Cyber theft is a serious global issue that affects all industries and people. In recent years, as new apps and programs have evolved, this has become even more prevalent, especially within the financial services world.

There are a variety of imposter scams that we would like to bring to your attention, so that you can be vigilant. Imposter scams involve a fraudster impersonating a trusted individual, business or organization to convince a target to transfer money.

In an imposter scam, fraudsters will often:

  • Contact you via a phone call, email, text, online advertisement, or social media post.
  • Claim to be security/technical support for a known and reputable company, such as Microsoft, or a trusted financial institution such as Charles Schwab.
  • Ask you to download software and/or request remote access to your computer.
  • Send you an email or text message with a link or attachment, which may ask you to approve/deny a transaction, set up new credentials, or take some other action regarding your account.

Some steps to take to avoid imposter scams include:

  • Confirm the legitimacy of the organization or person trying to reach you, especially if you did not initiate the contact. If you have any doubts, reach out to your advisor before communicating further.
  • Do not assume you are speaking with an institution based on caller ID. Text messages, emails, and phone calls can appear to come from a trusted institution when they are actually from a fraudster.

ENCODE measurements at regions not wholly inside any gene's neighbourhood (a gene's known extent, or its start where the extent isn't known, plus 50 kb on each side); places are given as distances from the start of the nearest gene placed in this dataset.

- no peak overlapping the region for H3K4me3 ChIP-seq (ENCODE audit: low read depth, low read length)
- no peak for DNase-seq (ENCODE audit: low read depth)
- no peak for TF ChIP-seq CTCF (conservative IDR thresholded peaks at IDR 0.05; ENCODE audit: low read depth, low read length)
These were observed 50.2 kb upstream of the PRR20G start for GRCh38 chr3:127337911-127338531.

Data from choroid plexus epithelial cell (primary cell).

• Use caution and take time to research if you receive a request to send money urgently. Again—your advisor will be happy to help you decide if these situations are legitimate.
  • Check the URL of the website or link sent to you by email to validate it is a legitimate site address.
  • Set up 2-step authentication on all accounts, especially financial accounts.

Cybersecurity at Rebalance

At Rebalance, we take cybersecurity and theft seriously. We regularly evaluate our procedures to keep our clients’ accounts as safe and secure as possible. Additionally, in order to keep up with current industry recommendations, we recently updated our Cash Request procedures.

One of the new policies we have implemented is speaking with clients live in order to process a request for cash to be made available. While emails and voicemails may also be sent to make the request for cash, we will only be able to free up cash once we speak live with our client.

As we navigate cybersecurity together, please feel free to reach out to your advisor at any time with any questions, concerns, or issues.

Photo: Erik Carter, New York Times
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